08 August 2016
The transformation of a dilapidated Brigantium roundhouse site in Northumberland into a star attraction and centre for village activities has been unveiled to the public.
The development at Rochester, by students from Newcastle University’s School of Architecture, Planning and Landscape, was completed just in time for Redefest, where an official unveiling took place.
The students worked in partnership with Kielder Water & Forest Park Development Trust’s Art & Architecture programme and the local community in Rochester, designing and constructing an open air amphitheatre and contemporary timber pavilion to be used for stargazing, musical performances, and a range of community workshops.
Redeveloping the roundhouse was the latest part of an ongoing collaboration between the School of Architecture and the Development Trust to create public facing architectural commissions and activities. Past work has included constructing a Stargazing Pavilion at Stonehaugh in 2014, and The Warm Room on Kielder’s community campsite in 2015.
Graham Farmer, Newcastle University’s Director of Architecture said: “This is the School’s third major design-build project in Northumberland and this has probably been the most ambitious so far. The students have demonstrated real commitment and enthusiasm, working through all weathers to ensure a successful completion.
“The opportunity to work collaboratively with the community at Rochester and a range of organisations has been an invaluable experience for all the staff and students involved.
“Projects like these provide a rich learning experience and the students have gained numerous transferable skills, from dealing with statutory bodies, to managing time and cost, as well as the significant challenge of actually having to build one of their own designs. However, the most important aspect of this work is that students learn the value of volunteering their skills and time, motivated by an awareness that they are delivering a long-term social benefit to communities.”
The Rochester community were an active partner in the work, identifying community requirements, approving designs and getting involved in the construction, with local craftsmen supporting the project.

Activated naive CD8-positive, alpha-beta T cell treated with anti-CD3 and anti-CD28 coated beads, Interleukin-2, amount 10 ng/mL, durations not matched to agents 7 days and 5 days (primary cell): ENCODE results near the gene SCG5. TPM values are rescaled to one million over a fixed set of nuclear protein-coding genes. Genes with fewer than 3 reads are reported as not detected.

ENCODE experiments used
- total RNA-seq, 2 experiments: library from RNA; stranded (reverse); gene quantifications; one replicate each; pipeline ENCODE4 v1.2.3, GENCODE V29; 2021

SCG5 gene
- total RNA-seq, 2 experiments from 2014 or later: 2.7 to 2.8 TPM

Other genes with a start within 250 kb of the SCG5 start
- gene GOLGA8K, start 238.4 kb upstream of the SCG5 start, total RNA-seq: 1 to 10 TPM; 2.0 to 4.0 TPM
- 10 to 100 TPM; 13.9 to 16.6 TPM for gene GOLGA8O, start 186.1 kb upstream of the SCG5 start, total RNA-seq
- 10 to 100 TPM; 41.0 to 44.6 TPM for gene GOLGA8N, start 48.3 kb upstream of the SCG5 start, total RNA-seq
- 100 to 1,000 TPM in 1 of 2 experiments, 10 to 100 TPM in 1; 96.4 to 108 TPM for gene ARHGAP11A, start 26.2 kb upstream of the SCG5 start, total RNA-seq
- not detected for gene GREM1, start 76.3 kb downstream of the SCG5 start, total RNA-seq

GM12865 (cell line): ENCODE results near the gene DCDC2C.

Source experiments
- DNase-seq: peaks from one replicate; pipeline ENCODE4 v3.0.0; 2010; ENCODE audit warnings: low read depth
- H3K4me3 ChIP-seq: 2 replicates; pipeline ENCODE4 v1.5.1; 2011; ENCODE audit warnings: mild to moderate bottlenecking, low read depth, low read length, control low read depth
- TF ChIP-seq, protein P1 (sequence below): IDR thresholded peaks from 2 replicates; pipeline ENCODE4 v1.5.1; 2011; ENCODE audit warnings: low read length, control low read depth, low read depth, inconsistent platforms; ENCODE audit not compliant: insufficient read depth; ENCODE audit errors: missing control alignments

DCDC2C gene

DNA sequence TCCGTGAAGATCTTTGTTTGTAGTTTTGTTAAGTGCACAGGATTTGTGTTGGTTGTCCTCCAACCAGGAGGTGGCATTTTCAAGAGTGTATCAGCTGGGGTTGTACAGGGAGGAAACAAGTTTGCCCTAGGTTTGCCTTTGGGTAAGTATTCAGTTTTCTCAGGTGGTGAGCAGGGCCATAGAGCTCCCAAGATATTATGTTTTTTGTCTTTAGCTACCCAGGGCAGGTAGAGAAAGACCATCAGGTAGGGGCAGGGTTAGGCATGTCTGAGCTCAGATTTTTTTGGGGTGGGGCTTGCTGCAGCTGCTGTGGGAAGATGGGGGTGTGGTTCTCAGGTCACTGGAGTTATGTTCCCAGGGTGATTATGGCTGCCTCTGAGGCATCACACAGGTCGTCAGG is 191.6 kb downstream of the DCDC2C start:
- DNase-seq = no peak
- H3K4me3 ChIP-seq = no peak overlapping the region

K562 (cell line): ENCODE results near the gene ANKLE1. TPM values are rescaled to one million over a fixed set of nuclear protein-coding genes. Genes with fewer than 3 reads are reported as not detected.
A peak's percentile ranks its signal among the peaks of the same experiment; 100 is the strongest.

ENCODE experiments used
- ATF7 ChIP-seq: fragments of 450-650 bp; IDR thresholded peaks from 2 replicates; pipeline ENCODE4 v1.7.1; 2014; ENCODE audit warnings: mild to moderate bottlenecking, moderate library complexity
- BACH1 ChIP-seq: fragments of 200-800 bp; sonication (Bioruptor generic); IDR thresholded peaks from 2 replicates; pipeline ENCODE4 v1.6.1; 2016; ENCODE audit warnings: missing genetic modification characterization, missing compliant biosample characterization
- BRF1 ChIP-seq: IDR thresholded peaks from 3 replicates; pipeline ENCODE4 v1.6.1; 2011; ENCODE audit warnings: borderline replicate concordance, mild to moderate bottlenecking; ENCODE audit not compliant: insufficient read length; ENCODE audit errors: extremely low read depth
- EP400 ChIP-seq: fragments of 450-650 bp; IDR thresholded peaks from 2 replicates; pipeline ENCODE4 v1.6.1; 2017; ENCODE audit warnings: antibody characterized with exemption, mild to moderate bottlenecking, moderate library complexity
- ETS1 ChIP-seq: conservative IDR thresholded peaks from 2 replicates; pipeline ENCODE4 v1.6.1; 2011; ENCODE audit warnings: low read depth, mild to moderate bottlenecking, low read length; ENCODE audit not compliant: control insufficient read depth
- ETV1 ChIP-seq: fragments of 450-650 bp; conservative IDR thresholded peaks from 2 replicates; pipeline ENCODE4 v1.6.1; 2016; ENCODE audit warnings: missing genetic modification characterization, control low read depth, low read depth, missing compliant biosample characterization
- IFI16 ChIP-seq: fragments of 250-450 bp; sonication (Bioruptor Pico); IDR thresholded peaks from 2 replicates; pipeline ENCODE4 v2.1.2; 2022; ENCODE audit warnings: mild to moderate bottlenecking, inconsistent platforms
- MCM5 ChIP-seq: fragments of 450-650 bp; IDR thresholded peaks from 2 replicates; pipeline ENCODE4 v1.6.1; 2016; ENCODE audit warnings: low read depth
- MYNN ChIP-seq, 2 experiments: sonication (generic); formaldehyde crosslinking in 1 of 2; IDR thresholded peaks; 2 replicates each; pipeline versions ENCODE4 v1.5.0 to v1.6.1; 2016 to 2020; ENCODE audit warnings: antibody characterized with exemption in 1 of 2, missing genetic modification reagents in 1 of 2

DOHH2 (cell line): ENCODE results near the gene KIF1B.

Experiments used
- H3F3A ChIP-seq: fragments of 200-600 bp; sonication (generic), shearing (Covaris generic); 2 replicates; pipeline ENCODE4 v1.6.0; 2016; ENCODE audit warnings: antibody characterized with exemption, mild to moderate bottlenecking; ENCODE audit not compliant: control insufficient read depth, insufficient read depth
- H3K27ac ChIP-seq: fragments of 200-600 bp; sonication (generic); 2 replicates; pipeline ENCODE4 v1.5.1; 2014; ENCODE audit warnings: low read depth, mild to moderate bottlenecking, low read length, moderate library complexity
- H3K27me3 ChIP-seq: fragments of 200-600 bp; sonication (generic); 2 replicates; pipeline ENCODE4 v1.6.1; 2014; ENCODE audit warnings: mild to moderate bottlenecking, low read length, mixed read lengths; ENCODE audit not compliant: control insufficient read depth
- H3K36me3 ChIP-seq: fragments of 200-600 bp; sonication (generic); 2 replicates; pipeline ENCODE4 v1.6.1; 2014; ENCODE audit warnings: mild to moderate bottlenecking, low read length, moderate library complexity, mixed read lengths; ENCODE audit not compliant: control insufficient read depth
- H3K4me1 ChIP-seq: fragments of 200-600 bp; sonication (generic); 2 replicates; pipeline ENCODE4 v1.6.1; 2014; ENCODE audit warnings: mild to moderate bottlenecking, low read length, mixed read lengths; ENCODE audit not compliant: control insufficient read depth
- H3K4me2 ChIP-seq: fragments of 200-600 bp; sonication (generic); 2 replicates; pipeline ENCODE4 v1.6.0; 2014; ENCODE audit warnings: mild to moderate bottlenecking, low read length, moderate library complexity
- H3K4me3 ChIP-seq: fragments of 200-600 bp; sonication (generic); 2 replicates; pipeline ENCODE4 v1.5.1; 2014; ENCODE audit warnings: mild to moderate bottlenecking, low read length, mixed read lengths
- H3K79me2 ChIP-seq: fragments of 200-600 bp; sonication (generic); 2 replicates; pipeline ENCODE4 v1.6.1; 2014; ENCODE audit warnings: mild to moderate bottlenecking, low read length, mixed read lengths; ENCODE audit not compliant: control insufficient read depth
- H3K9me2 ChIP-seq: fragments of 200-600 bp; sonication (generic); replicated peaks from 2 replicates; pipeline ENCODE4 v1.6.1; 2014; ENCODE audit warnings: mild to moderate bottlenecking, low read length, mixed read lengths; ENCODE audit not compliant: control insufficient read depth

Red Kellie, Vice Chair of Rochester Village Hall, said: “This project is one of true collaboration, bringing the community together with many other parties, including students from around the world, to create something very unique for the people of Rochester and visitors from further afield. We are very grateful to all who have taken part in the creation of this fabulous new roundhouse."
Support from the project has come from a range of organisations. The Newcastle University Students′ Union (NUSU) Go Volunteer scheme funded the drystone walling training and sessions, students′ expenses and use of its people carrier.
Alongside students from the UK, volunteers from Malaysia, Oman, the UAE, China, Germany and Canada took part in the project.
Other support from partners included Northumberland National Park Authority funding the sedum roof, money from County Councillor John Riddle through the Member′s Local Improvement Scheme for the decking and disabled access ramp, and funding from Northumberland County Council′s Community Chest, which covered groundworks, fencing, windows and stargazing equipment. Funding and support also came from Arts Council England, Lord Redesdale, Redefest, and the Sir James Knott Trust.
Peter Sharpe, Kielder Art & Architecture curator, said: “Bringing everyone together in this way to create something wonderful for the community and for visitors to the area is a fantastic achievement. We are blessed with the darkest skies in Britain and structures such as this help us to enjoy and celebrate them.
“We worked with the local community to find a way to take the original structure of the roundhouse from a state of disrepair and enhance it in a unique way that the village can use. Having students from across the world, organised through NUSU′s Go Volunteer scheme, made it extra special."
For more media information, contact Paul White on 0191 301 5325.
Kielder Water and Forest Park, which spans 250 square miles, is home to the largest forest in England and the largest man-made lake in northern Europe. It was awarded the number one tourism experience in England by Visit England 2013, and the most tranquil place in England by the Campaign to Protect Rural England. Together with Northumberland National Park, it was granted gold tier Dark Sky Park status in December 2013. For more information see www.visitkielder.com.
Kielder Water & Forest Park Development Trust is a registered charity working to develop the Park as an inspirational place. It aims to improve economic, social and environmental sustainability, provide public recreation and leisure facilities, facilitate education in all aspects of the natural environment and advance art and architecture in the Park. The Trust works with the range of communities to benefit from these activities.
Members, who have appointed directors/trustees to serve on the board, are Northumbrian Water, Forestry Commission, Calvert Trust Kielder, Northumberland County Council and Kielder Observatory Astronomical Society. Affiliate organisations that are not members but have a close working relationship with KWFPDT include Arts Council England, Northumberland Wildlife Trust, Environment Agency, The Scout Association and local decision making bodies such as the parish councils.